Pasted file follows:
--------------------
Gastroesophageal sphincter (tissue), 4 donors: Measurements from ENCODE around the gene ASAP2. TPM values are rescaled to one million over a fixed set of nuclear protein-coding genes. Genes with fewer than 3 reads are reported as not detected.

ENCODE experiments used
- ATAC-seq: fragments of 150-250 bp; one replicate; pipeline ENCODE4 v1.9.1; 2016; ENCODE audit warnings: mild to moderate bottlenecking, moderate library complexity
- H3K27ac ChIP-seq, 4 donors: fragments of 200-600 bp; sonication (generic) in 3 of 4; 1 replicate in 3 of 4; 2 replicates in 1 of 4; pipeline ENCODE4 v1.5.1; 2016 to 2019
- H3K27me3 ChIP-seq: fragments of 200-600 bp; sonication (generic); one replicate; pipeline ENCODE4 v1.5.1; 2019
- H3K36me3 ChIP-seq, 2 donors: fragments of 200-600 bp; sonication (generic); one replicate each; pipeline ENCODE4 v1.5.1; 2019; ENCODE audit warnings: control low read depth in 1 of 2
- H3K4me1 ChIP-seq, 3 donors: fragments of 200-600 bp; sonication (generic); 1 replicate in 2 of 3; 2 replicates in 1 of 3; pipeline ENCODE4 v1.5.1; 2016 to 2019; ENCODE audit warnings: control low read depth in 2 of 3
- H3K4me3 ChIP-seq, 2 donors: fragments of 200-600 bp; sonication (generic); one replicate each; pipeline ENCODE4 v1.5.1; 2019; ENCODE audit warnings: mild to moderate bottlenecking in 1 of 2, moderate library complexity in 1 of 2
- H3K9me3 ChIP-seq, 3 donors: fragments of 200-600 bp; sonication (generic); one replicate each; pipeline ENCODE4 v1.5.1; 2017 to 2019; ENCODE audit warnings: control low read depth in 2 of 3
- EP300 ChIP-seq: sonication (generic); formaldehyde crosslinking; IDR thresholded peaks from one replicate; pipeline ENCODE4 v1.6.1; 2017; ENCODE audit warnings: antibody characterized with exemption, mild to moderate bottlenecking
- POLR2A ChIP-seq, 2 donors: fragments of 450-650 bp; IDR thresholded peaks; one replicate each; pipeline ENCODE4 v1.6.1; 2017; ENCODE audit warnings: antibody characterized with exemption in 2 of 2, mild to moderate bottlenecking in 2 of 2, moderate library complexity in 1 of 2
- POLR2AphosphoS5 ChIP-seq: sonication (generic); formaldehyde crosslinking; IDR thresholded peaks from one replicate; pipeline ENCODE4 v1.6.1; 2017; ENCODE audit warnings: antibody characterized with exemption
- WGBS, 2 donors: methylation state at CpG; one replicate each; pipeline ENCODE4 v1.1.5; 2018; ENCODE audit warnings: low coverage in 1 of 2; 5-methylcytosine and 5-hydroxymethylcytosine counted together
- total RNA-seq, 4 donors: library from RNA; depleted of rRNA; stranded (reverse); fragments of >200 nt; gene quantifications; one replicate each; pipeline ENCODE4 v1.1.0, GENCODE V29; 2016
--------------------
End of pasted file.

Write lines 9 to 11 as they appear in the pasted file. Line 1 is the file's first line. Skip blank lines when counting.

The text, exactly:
- H3K9me3 ChIP-seq, 3 donors: fragments of 200-600 bp; sonication (generic); one replicate each; pipeline ENCODE4 v1.5.1; 2017 to 2019; ENCODE audit warnings: control low read depth in 2 of 3
- EP300 ChIP-seq: sonication (generic); formaldehyde crosslinking; IDR thresholded peaks from one replicate; pipeline ENCODE4 v1.6.1; 2017; ENCODE audit warnings: antibody characterized with exemption, mild to moderate bottlenecking
- POLR2A ChIP-seq, 2 donors: fragments of 450-650 bp; IDR thresholded peaks; one replicate each; pipeline ENCODE4 v1.6.1; 2017; ENCODE audit warnings: antibody characterized with exemption in 2 of 2, mild to moderate bottlenecking in 2 of 2, moderate library complexity in 1 of 2